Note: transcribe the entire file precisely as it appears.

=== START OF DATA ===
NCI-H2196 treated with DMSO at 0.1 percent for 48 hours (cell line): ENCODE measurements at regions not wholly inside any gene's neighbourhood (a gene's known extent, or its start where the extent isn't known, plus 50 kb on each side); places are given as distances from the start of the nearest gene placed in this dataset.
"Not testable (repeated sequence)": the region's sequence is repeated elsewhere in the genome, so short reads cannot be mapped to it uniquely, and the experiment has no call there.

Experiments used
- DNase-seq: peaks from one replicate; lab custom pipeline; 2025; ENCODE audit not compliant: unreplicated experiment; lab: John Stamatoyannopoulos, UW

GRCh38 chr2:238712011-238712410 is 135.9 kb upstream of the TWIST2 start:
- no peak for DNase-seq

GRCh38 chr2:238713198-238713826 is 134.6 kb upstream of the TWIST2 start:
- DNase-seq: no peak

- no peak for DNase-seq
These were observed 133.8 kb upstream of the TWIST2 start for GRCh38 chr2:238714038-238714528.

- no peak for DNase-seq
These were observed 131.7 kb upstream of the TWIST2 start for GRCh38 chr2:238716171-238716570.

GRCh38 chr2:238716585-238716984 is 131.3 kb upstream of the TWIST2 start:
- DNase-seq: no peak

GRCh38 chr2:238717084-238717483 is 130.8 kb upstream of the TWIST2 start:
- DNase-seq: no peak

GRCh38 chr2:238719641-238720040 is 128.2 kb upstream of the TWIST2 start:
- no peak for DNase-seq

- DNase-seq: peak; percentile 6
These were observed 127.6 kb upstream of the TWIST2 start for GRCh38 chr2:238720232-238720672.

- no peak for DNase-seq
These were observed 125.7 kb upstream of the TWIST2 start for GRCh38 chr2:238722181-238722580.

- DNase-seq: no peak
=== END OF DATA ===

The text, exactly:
NCI-H2196 treated with DMSO at 0.1 percent for 48 hours (cell line): ENCODE measurements at regions not wholly inside any gene's neighbourhood (a gene's known extent, or its start where the extent isn't known, plus 50 kb on each side); places are given as distances from the start of the nearest gene placed in this dataset.
"Not testable (repeated sequence)": the region's sequence is repeated elsewhere in the genome, so short reads cannot be mapped to it uniquely, and the experiment has no call there.

Experiments used
- DNase-seq: peaks from one replicate; lab custom pipeline; 2025; ENCODE audit not compliant: unreplicated experiment; lab: John Stamatoyannopoulos, UW

GRCh38 chr2:238712011-238712410 is 135.9 kb upstream of the TWIST2 start:
- no peak for DNase-seq

GRCh38 chr2:238713198-238713826 is 134.6 kb upstream of the TWIST2 start:
- DNase-seq: no peak

- no peak for DNase-seq
These were observed 133.8 kb upstream of the TWIST2 start for GRCh38 chr2:238714038-238714528.

- no peak for DNase-seq
These were observed 131.7 kb upstream of the TWIST2 start for GRCh38 chr2:238716171-238716570.

GRCh38 chr2:238716585-238716984 is 131.3 kb upstream of the TWIST2 start:
- DNase-seq: no peak

GRCh38 chr2:238717084-238717483 is 130.8 kb upstream of the TWIST2 start:
- DNase-seq: no peak

GRCh38 chr2:238719641-238720040 is 128.2 kb upstream of the TWIST2 start:
- no peak for DNase-seq

- DNase-seq: peak; percentile 6
These were observed 127.6 kb upstream of the TWIST2 start for GRCh38 chr2:238720232-238720672.

- no peak for DNase-seq
These were observed 125.7 kb upstream of the TWIST2 start for GRCh38 chr2:238722181-238722580.

- DNase-seq: no peak